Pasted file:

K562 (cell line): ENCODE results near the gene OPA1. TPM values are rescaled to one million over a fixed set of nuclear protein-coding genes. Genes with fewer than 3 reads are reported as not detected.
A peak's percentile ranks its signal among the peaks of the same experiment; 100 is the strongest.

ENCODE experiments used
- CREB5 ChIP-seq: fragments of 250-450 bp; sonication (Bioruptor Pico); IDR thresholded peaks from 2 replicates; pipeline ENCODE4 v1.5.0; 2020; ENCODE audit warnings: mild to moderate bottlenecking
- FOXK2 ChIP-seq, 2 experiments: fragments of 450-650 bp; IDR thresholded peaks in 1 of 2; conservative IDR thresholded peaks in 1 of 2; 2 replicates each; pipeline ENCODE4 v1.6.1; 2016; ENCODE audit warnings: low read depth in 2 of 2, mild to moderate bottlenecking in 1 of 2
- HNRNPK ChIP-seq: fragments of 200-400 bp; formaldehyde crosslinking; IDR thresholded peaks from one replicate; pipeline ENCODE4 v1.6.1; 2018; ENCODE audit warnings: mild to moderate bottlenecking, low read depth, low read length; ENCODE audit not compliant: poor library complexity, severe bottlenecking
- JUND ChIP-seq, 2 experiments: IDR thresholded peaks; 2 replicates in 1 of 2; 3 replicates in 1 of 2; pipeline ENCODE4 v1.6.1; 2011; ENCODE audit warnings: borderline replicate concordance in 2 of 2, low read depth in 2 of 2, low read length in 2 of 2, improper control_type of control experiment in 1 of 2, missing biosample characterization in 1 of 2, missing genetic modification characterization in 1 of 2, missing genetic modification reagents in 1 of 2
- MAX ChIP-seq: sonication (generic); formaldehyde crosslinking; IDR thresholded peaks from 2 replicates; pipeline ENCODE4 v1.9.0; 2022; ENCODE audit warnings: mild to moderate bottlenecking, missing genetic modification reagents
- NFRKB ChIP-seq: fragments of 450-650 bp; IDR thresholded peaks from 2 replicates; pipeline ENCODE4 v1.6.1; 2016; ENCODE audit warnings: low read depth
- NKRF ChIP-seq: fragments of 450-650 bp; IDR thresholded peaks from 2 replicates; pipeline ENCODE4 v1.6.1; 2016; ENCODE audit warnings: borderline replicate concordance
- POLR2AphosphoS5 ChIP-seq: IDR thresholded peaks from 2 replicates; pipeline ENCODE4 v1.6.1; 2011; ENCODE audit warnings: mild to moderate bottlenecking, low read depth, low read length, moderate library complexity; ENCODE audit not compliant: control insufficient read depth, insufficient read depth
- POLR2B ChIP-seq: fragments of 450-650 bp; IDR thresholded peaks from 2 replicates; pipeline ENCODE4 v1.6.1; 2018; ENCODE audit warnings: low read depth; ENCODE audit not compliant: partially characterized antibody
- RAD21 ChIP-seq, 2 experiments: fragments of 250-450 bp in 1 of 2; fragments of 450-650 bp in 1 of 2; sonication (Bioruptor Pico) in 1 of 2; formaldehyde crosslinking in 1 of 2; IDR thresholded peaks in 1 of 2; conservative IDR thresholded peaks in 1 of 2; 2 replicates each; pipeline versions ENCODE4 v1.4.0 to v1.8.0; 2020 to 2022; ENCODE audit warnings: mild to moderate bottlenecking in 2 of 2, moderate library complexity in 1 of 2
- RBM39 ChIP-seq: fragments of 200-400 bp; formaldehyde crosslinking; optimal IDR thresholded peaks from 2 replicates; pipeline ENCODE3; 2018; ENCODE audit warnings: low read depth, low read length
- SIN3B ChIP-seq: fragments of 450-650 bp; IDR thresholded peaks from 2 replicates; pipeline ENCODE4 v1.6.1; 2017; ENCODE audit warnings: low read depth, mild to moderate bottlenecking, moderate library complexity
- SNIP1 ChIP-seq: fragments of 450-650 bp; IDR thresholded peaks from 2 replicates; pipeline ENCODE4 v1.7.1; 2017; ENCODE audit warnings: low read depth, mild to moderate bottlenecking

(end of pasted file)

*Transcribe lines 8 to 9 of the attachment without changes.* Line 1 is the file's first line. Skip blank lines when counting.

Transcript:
- MAX ChIP-seq: sonication (generic); formaldehyde crosslinking; IDR thresholded peaks from 2 replicates; pipeline ENCODE4 v1.9.0; 2022; ENCODE audit warnings: mild to moderate bottlenecking, missing genetic modification reagents
- NFRKB ChIP-seq: fragments of 450-650 bp; IDR thresholded peaks from 2 replicates; pipeline ENCODE4 v1.6.1; 2016; ENCODE audit warnings: low read depth